Lane Johnson just can’t avoid talking about the New England Patriots
More than three months after the underdog Eagles won the franchise’s first Super Bowl, Johnson took more shots at the Patriots, owner Robert Kraft and coach Bill Belichick in an unlikely venue: an hour-long interview with former wrestling star Steve Austin for his podcast, The Steve Austin Show.
Discussing the Eagles’ championship run, Austin asked the right tackle about comments he had made back in February, when he described the Patriots as a “fear-based organization.”
“Here’s what pissed me off,” Johnson said. “The Patriots, obviously, I respect their coach; I respect Bill [Belichick], I respect Tom Brady, but just because the way that they won the Super Bowls, the Patriot Way, is that how everybody else is supposed to do the same thing? No, it’s not. And that’s what I got mad at, the arrogance by them.
“There was obviously some stuff behind closed doors. Their owner talking s– to our owner. [Belichick] talking s– to our head coach [Doug Pederson] before the game. I’m not going to say it, but a lot of s– kind of built up to that, and I just got tired of hearing about it, man, to be honest.”
Listen (warning: NSFW language):
Obviously, there’s no love lost between Johnson and the Patriots. Before the Super Bowl, the Eagles offensive lineman called quarterback Brady a “pretty boy” and said there’s “nothing I’d like to do more than dethrone that guy.” Johnson’s criticism continued after the Eagles’ Super Bowl win, when he called the Patriots a “fear-based organization” on Barstool Sports’ Pardon My Take podcast.
“You only get to do this job one time, so let’s have fun while we’re doing it,” Johnson said back in February. “Not to be reckless, but I’d much rather have fun and win a Super Bowl than be miserable and win five Super Bowls.”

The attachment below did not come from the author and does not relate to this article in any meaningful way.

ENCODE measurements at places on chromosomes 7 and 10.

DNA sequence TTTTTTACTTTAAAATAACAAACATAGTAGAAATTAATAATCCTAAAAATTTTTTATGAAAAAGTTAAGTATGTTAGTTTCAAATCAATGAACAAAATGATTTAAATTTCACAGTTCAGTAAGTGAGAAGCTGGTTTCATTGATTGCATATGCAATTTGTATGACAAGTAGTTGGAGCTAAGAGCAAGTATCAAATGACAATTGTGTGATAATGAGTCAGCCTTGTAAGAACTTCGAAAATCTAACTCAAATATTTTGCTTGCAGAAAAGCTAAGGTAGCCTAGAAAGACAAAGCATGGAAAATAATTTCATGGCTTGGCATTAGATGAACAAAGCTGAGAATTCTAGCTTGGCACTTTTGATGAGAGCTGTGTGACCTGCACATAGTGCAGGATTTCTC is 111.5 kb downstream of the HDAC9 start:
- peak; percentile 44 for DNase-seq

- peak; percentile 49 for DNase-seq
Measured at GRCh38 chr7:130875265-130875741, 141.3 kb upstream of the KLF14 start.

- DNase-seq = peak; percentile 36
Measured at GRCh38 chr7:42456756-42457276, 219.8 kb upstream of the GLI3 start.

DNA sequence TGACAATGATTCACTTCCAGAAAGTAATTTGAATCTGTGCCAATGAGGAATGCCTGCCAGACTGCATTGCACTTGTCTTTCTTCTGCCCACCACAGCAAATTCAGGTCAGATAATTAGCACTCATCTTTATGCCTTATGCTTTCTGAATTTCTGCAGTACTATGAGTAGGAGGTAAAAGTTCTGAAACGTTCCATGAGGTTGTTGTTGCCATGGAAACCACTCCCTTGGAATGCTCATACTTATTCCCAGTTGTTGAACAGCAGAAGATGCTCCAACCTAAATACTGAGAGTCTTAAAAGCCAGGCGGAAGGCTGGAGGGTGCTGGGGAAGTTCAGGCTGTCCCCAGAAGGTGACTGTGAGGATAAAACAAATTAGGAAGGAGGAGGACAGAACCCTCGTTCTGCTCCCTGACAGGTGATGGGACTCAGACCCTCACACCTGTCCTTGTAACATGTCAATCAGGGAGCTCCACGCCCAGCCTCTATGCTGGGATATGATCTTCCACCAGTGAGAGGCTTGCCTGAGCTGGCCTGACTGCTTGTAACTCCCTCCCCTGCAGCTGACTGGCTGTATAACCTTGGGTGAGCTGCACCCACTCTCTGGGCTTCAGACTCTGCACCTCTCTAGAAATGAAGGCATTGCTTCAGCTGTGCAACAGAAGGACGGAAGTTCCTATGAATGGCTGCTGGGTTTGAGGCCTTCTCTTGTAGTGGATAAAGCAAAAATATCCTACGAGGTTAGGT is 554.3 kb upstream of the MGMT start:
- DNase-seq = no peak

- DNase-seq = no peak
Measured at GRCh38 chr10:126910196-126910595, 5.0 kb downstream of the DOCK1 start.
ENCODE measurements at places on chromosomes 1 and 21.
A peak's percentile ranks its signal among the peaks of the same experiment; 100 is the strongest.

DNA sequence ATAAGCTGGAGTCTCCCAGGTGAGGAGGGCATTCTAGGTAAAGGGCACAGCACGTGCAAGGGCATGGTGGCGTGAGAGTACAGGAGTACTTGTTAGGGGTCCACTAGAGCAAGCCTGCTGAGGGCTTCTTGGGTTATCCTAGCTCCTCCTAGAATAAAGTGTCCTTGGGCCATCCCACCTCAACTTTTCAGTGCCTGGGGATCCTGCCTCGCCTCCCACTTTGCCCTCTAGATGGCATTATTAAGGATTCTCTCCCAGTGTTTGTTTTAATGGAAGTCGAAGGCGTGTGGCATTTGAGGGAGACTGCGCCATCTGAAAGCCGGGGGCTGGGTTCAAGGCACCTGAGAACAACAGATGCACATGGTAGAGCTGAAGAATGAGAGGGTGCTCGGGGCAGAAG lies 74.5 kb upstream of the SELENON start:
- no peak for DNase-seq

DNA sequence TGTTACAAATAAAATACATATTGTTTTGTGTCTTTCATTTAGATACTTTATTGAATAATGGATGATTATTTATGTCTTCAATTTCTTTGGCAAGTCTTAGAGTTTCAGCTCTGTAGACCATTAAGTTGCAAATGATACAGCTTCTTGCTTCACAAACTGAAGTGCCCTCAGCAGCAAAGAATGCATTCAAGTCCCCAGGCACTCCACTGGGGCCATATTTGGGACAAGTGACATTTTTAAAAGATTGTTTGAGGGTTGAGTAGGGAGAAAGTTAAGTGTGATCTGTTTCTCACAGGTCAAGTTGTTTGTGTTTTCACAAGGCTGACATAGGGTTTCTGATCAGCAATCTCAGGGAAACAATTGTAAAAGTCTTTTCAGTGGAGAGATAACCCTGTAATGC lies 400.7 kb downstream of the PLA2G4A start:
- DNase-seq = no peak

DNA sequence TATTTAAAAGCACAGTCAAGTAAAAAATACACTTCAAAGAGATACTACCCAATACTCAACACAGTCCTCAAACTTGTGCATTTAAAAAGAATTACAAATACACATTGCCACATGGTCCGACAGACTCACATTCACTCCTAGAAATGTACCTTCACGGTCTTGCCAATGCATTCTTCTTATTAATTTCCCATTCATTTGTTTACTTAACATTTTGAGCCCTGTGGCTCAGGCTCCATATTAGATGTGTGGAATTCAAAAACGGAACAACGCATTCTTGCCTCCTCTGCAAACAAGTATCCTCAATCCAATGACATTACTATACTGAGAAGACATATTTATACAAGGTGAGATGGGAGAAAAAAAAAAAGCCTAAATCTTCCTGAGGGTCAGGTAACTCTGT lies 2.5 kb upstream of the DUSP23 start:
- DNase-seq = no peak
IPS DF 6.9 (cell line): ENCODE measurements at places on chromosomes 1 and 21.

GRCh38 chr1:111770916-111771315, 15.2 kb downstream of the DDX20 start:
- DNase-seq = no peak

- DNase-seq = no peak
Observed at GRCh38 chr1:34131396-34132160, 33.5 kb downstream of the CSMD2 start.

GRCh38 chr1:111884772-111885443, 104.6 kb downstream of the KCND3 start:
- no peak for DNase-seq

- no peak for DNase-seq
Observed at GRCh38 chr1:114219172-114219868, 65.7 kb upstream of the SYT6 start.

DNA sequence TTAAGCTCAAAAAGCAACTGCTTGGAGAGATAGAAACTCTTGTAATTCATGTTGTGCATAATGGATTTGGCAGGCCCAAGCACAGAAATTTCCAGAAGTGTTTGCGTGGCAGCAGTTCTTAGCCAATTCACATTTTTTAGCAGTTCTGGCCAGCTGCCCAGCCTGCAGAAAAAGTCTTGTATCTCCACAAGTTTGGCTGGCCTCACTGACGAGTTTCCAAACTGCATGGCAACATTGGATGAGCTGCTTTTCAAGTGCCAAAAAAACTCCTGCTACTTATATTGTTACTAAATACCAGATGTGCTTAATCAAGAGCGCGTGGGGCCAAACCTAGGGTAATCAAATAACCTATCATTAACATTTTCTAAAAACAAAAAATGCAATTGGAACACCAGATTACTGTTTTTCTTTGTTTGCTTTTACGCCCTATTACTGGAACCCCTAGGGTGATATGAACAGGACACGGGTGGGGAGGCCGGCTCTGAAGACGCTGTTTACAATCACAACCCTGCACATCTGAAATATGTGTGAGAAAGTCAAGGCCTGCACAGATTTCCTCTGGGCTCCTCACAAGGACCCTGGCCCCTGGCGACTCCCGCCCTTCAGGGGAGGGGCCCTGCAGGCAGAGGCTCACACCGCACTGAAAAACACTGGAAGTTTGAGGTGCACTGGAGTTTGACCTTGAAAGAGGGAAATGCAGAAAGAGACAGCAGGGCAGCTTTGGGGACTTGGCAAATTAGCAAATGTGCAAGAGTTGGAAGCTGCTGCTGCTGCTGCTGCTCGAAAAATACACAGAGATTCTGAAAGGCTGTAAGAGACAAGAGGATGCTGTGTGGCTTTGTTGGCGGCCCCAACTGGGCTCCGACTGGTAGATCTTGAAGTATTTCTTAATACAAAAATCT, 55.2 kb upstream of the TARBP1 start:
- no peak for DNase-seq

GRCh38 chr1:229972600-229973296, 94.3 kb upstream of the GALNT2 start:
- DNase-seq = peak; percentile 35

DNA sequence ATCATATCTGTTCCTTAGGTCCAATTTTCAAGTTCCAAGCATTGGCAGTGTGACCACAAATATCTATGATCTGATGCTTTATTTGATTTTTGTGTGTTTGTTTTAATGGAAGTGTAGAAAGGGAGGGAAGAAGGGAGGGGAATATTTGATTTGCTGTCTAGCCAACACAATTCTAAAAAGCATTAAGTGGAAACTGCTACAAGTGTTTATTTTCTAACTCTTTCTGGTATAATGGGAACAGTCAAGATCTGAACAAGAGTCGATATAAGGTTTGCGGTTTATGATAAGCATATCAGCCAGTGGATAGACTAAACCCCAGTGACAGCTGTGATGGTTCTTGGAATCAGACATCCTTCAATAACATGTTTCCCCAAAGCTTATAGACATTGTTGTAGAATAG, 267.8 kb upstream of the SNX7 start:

Johnson was also critical of former Eagles head coach Chip Kelly, who was fired late in the 2015 season after the team went a disappointing 6-9 after finishing 11-5 in his first two seasons.
“It was definitely exciting whenever he first came in, and we did some good things,” Johnson said. “Then we start getting rid of our best players. You’ve got DeSean Jackson, who can outrun everyone on the field. You’ve got Shady McCoy, who’s going to be one of the best running backs of all time. You just get rid of those guys just like that, and you set a tone. Players didn’t really like that.”
“We major in sports science, which is good thing – we still do it here. But I think we kind of went overboard with that. I think a good way to put it is we majored in the minors instead of focusing on some of the main points that we needed to,” Johnson added, alluding to Kelly’s obsession with sports science. “To be honest with you, if we had won that last Washington game, he may still be here.”
Obviously, it’s not the first time Johnson has been critical of Kelly. After Kelly’s firing, Johnson called him “a dictator” and said it was likely his ego that got in the way of doing what was best for the team.
“Too much power. Control. Not being human about things; not working together, with the team, instead of being a dictator,” Johnson said.
In contrast, Johnson had nothing but praise on Austin’s podcast for Pederson, whom he credits with completely turning around the tone and direction of the franchise.
“The first year was kind of rocky, but once he got into a rhythm, I think he’s one of the best play-callers in the game,” Johnson said. “He never gets rattled. And one of my favorite things he says before every game – let your personality show. Because at the end of the day, we’re entertainers. That’s all we are.”